Cecil Taylor Unit/Roswell Rudd Sextet: Mixed (Impulse!/Universal)

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Cecil Taylor Unit/Roswell Rudd Sextet: Mixed (Impulse!/Universal)

Just as composer, multi-instrumentalist and, for want of a better word, "jazz" musician Ornette Coleman has undergone critical and public rehabilitation this past couple of decades, so too the abstract and angular playing of pianist Cecil Taylor is now finding its way closer to the centre of the main frame.

That said, both Ornette's and Cecil's most recent free-form stuff is on small indie labels and well away from the wider hearing they deserve.

That's like Thom Yorke or Michael Stipe's really interesting solo stuff being on a local label outta New Jersey.

This seven-track compilation pulls together three Taylor recordings from 1961 with four from trombonist Rudd (the Taylor recordings coming from Gil Evans' Into the Hot album).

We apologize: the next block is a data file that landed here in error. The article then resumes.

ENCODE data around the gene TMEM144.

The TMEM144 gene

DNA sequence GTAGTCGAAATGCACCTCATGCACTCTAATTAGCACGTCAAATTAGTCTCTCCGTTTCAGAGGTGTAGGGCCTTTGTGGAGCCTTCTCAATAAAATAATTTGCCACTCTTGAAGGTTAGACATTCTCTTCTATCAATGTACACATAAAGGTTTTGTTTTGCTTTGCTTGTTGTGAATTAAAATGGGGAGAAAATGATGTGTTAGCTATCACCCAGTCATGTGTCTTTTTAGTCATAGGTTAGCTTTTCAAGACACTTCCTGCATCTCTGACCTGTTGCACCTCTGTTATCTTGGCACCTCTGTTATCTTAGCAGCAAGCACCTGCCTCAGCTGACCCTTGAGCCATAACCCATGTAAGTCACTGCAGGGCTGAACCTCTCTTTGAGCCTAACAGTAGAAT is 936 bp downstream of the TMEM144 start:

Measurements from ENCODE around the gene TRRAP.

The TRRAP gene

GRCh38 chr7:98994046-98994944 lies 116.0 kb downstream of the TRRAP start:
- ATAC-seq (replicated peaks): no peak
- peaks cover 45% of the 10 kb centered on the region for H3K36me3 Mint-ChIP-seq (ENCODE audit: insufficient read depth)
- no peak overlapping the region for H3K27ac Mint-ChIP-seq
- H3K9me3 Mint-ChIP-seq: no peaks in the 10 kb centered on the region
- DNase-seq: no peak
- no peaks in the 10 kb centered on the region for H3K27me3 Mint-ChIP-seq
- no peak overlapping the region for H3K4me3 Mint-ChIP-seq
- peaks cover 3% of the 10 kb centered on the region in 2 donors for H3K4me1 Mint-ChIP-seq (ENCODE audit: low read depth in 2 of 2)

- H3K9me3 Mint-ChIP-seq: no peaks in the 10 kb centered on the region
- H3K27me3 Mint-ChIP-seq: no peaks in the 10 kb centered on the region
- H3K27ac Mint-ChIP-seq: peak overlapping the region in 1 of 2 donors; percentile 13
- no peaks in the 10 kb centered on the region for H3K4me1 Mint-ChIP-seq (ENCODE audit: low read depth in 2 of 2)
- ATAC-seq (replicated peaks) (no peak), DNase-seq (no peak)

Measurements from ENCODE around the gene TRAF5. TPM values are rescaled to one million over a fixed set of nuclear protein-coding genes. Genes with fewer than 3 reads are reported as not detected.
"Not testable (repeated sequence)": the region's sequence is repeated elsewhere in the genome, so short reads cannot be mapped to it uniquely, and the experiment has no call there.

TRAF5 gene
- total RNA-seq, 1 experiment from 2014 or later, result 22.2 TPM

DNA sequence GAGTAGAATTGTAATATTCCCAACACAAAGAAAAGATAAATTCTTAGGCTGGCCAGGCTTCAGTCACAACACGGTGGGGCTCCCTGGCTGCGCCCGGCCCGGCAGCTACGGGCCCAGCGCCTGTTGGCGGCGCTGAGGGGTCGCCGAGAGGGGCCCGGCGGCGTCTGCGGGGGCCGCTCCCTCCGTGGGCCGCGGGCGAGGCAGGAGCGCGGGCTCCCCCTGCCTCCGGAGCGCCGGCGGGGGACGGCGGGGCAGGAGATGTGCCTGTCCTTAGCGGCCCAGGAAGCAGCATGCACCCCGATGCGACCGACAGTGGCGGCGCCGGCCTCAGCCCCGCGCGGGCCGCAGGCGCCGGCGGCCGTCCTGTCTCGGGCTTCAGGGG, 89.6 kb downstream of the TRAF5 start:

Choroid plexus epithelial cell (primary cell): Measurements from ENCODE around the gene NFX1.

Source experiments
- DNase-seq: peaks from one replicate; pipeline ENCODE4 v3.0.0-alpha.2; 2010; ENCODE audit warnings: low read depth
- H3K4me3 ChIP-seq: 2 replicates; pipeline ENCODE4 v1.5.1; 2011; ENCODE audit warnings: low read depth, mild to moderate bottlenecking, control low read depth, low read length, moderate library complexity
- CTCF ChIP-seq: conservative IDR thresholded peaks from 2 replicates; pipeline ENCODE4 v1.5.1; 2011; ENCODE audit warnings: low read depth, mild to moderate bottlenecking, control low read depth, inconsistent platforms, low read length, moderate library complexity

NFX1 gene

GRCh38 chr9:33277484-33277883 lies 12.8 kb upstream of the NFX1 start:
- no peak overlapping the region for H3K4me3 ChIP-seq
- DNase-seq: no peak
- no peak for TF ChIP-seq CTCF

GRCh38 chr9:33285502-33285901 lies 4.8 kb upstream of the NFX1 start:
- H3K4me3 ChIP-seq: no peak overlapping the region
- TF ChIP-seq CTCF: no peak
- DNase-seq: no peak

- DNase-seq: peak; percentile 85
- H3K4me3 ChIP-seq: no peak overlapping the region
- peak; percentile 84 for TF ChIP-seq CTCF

The pairing is natural, both musicians were boundary riders in jazz at the time.
These exceptionally busy, dense, occasionally strident, and sometimes playful tracks sound as contemporary and challenging as they did at the time with altoist Jimmy Lyons and tenor player Archie Shepp squirrelling around the bass and drums (Henry Grimes and Sunny Murray respectively) on the Taylor tracks.

And the Rudd tracks are equally as muscular and inventive. Essential information for scholars: Coleman alumnus Charlie Haden is one of the two bassists, Robyn Kenyatta plays alto and the drummer is Beaver Harris.

It's a tough call for those who like a good tune, but Coleman's recent aphorism "remove the caste system from sound" seems entirely applicable in this democratic music where no player is dominant and the names of the bands are titular acknowledgments only.

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